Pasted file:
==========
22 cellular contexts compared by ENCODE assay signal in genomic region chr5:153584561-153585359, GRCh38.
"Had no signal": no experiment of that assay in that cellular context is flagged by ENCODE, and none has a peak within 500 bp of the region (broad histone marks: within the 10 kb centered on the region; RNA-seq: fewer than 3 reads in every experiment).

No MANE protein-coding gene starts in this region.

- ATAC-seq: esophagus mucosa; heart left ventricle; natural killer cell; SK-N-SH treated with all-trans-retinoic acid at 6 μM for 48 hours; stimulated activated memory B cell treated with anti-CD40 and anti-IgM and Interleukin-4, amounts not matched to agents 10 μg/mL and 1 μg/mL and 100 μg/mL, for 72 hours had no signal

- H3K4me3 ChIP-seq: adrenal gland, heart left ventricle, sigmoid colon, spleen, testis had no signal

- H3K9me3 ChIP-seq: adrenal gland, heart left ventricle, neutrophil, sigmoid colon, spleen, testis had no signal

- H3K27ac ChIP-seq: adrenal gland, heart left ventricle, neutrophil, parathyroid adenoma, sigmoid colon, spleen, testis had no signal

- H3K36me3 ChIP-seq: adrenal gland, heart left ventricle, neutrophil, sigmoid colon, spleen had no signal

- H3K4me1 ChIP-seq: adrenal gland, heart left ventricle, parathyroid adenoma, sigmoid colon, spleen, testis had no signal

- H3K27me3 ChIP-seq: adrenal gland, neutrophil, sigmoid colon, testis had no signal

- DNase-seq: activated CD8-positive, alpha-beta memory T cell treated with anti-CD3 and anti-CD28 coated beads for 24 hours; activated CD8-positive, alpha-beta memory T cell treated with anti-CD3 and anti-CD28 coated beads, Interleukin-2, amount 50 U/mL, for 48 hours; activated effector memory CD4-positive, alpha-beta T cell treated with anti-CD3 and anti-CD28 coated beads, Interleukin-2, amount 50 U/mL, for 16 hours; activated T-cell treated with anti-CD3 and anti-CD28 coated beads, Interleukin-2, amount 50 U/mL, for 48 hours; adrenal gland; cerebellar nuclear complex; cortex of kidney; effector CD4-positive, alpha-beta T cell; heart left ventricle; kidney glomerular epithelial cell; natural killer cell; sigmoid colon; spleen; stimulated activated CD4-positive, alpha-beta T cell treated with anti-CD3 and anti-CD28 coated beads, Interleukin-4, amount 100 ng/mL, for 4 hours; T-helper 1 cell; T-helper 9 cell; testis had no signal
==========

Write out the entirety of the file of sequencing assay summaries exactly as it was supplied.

22 cellular contexts compared by ENCODE assay signal in genomic region chr5:153584561-153585359, GRCh38.
"Had no signal": no experiment of that assay in that cellular context is flagged by ENCODE, and none has a peak within 500 bp of the region (broad histone marks: within the 10 kb centered on the region; RNA-seq: fewer than 3 reads in every experiment).

No MANE protein-coding gene starts in this region.

- ATAC-seq: esophagus mucosa; heart left ventricle; natural killer cell; SK-N-SH treated with all-trans-retinoic acid at 6 μM for 48 hours; stimulated activated memory B cell treated with anti-CD40 and anti-IgM and Interleukin-4, amounts not matched to agents 10 μg/mL and 1 μg/mL and 100 μg/mL, for 72 hours had no signal

- H3K4me3 ChIP-seq: adrenal gland, heart left ventricle, sigmoid colon, spleen, testis had no signal

- H3K9me3 ChIP-seq: adrenal gland, heart left ventricle, neutrophil, sigmoid colon, spleen, testis had no signal

- H3K27ac ChIP-seq: adrenal gland, heart left ventricle, neutrophil, parathyroid adenoma, sigmoid colon, spleen, testis had no signal

- H3K36me3 ChIP-seq: adrenal gland, heart left ventricle, neutrophil, sigmoid colon, spleen had no signal

- H3K4me1 ChIP-seq: adrenal gland, heart left ventricle, parathyroid adenoma, sigmoid colon, spleen, testis had no signal

- H3K27me3 ChIP-seq: adrenal gland, neutrophil, sigmoid colon, testis had no signal

- DNase-seq: activated CD8-positive, alpha-beta memory T cell treated with anti-CD3 and anti-CD28 coated beads for 24 hours; activated CD8-positive, alpha-beta memory T cell treated with anti-CD3 and anti-CD28 coated beads, Interleukin-2, amount 50 U/mL, for 48 hours; activated effector memory CD4-positive, alpha-beta T cell treated with anti-CD3 and anti-CD28 coated beads, Interleukin-2, amount 50 U/mL, for 16 hours; activated T-cell treated with anti-CD3 and anti-CD28 coated beads, Interleukin-2, amount 50 U/mL, for 48 hours; adrenal gland; cerebellar nuclear complex; cortex of kidney; effector CD4-positive, alpha-beta T cell; heart left ventricle; kidney glomerular epithelial cell; natural killer cell; sigmoid colon; spleen; stimulated activated CD4-positive, alpha-beta T cell treated with anti-CD3 and anti-CD28 coated beads, Interleukin-4, amount 100 ng/mL, for 4 hours; T-helper 1 cell; T-helper 9 cell; testis had no signal